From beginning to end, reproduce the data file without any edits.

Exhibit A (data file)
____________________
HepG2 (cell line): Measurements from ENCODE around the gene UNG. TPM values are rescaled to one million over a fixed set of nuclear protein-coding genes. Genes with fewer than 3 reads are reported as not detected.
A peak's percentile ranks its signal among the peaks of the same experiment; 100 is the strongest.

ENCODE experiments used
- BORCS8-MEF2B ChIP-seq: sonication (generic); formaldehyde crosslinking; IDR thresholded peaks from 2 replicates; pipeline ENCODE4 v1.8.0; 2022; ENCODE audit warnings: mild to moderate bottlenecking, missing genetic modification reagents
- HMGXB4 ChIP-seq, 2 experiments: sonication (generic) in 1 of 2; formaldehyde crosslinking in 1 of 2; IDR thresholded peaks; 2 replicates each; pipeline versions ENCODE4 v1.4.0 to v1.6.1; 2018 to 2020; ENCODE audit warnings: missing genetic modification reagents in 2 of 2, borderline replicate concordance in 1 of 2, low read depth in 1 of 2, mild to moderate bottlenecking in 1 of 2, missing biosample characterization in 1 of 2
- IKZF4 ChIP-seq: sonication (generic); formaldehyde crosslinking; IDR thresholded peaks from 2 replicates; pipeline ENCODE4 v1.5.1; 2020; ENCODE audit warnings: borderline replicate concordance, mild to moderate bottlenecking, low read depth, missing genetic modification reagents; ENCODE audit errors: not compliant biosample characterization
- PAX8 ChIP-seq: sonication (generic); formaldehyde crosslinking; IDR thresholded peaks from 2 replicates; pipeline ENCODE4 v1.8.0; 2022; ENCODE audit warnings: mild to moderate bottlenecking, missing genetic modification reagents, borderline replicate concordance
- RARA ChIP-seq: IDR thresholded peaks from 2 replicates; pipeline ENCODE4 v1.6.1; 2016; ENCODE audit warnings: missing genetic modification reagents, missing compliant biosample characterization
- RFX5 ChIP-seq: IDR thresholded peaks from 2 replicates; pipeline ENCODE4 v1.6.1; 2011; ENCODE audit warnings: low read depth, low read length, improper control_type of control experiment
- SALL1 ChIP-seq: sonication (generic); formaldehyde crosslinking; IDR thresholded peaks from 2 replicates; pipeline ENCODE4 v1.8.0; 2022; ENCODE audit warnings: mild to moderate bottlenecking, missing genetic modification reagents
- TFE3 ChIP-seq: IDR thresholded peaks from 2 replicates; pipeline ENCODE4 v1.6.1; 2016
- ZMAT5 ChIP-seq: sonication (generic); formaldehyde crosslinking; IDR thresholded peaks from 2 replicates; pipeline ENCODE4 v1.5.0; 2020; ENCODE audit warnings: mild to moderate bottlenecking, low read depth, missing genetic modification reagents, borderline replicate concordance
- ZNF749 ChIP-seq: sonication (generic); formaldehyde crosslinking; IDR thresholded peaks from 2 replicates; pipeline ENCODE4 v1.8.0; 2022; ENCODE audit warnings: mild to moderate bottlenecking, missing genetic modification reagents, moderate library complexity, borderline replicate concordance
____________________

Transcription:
HepG2 (cell line): Measurements from ENCODE around the gene UNG. TPM values are rescaled to one million over a fixed set of nuclear protein-coding genes. Genes with fewer than 3 reads are reported as not detected.
A peak's percentile ranks its signal among the peaks of the same experiment; 100 is the strongest.

ENCODE experiments used
- BORCS8-MEF2B ChIP-seq: sonication (generic); formaldehyde crosslinking; IDR thresholded peaks from 2 replicates; pipeline ENCODE4 v1.8.0; 2022; ENCODE audit warnings: mild to moderate bottlenecking, missing genetic modification reagents
- HMGXB4 ChIP-seq, 2 experiments: sonication (generic) in 1 of 2; formaldehyde crosslinking in 1 of 2; IDR thresholded peaks; 2 replicates each; pipeline versions ENCODE4 v1.4.0 to v1.6.1; 2018 to 2020; ENCODE audit warnings: missing genetic modification reagents in 2 of 2, borderline replicate concordance in 1 of 2, low read depth in 1 of 2, mild to moderate bottlenecking in 1 of 2, missing biosample characterization in 1 of 2
- IKZF4 ChIP-seq: sonication (generic); formaldehyde crosslinking; IDR thresholded peaks from 2 replicates; pipeline ENCODE4 v1.5.1; 2020; ENCODE audit warnings: borderline replicate concordance, mild to moderate bottlenecking, low read depth, missing genetic modification reagents; ENCODE audit errors: not compliant biosample characterization
- PAX8 ChIP-seq: sonication (generic); formaldehyde crosslinking; IDR thresholded peaks from 2 replicates; pipeline ENCODE4 v1.8.0; 2022; ENCODE audit warnings: mild to moderate bottlenecking, missing genetic modification reagents, borderline replicate concordance
- RARA ChIP-seq: IDR thresholded peaks from 2 replicates; pipeline ENCODE4 v1.6.1; 2016; ENCODE audit warnings: missing genetic modification reagents, missing compliant biosample characterization
- RFX5 ChIP-seq: IDR thresholded peaks from 2 replicates; pipeline ENCODE4 v1.6.1; 2011; ENCODE audit warnings: low read depth, low read length, improper control_type of control experiment
- SALL1 ChIP-seq: sonication (generic); formaldehyde crosslinking; IDR thresholded peaks from 2 replicates; pipeline ENCODE4 v1.8.0; 2022; ENCODE audit warnings: mild to moderate bottlenecking, missing genetic modification reagents
- TFE3 ChIP-seq: IDR thresholded peaks from 2 replicates; pipeline ENCODE4 v1.6.1; 2016
- ZMAT5 ChIP-seq: sonication (generic); formaldehyde crosslinking; IDR thresholded peaks from 2 replicates; pipeline ENCODE4 v1.5.0; 2020; ENCODE audit warnings: mild to moderate bottlenecking, low read depth, missing genetic modification reagents, borderline replicate concordance
- ZNF749 ChIP-seq: sonication (generic); formaldehyde crosslinking; IDR thresholded peaks from 2 replicates; pipeline ENCODE4 v1.8.0; 2022; ENCODE audit warnings: mild to moderate bottlenecking, missing genetic modification reagents, moderate library complexity, borderline replicate concordance